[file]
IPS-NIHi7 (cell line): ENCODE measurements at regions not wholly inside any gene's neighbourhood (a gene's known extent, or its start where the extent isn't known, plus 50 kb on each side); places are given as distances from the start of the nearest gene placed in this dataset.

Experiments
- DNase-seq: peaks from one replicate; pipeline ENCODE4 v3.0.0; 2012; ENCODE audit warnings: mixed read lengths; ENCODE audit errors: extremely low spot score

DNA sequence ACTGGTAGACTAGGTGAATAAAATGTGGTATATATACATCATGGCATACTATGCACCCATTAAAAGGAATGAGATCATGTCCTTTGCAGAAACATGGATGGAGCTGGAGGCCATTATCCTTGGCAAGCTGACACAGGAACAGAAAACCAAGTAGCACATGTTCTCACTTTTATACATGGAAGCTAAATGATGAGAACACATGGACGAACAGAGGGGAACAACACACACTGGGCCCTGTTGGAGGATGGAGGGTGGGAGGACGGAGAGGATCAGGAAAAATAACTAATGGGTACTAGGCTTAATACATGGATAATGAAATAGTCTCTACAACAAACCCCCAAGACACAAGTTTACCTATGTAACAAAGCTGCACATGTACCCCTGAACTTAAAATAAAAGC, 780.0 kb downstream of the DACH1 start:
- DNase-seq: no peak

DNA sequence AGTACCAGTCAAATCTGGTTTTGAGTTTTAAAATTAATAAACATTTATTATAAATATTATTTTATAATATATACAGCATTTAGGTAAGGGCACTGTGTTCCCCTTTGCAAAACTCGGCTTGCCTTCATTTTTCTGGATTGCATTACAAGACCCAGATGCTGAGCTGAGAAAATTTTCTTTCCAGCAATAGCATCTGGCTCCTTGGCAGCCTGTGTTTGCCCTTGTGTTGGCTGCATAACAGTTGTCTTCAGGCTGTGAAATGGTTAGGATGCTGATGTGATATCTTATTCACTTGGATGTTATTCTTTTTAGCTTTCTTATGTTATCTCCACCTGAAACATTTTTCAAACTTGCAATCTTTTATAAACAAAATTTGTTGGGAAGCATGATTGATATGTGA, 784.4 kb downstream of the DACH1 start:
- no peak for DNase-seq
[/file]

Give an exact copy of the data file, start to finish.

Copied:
IPS-NIHi7 (cell line): ENCODE measurements at regions not wholly inside any gene's neighbourhood (a gene's known extent, or its start where the extent isn't known, plus 50 kb on each side); places are given as distances from the start of the nearest gene placed in this dataset.

Experiments
- DNase-seq: peaks from one replicate; pipeline ENCODE4 v3.0.0; 2012; ENCODE audit warnings: mixed read lengths; ENCODE audit errors: extremely low spot score

DNA sequence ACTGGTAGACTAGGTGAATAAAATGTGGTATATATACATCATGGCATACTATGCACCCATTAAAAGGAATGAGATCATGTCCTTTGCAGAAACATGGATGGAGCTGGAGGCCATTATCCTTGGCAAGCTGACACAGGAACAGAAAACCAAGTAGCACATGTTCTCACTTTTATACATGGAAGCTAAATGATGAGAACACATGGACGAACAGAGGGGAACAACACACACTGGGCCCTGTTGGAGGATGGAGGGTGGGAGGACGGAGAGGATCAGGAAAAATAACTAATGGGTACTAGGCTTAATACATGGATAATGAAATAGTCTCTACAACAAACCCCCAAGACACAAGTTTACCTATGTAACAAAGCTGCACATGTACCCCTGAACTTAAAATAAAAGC, 780.0 kb downstream of the DACH1 start:
- DNase-seq: no peak

DNA sequence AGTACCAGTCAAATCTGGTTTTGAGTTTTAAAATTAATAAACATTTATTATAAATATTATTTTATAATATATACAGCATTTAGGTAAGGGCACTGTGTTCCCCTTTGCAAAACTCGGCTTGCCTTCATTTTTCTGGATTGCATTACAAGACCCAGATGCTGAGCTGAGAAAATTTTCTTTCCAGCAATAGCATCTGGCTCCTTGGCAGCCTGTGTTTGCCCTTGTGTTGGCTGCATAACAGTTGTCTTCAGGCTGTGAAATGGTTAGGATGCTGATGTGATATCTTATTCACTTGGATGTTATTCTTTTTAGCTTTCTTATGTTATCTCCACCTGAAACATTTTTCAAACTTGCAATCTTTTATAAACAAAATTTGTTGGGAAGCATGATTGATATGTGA, 784.4 kb downstream of the DACH1 start:
- no peak for DNase-seq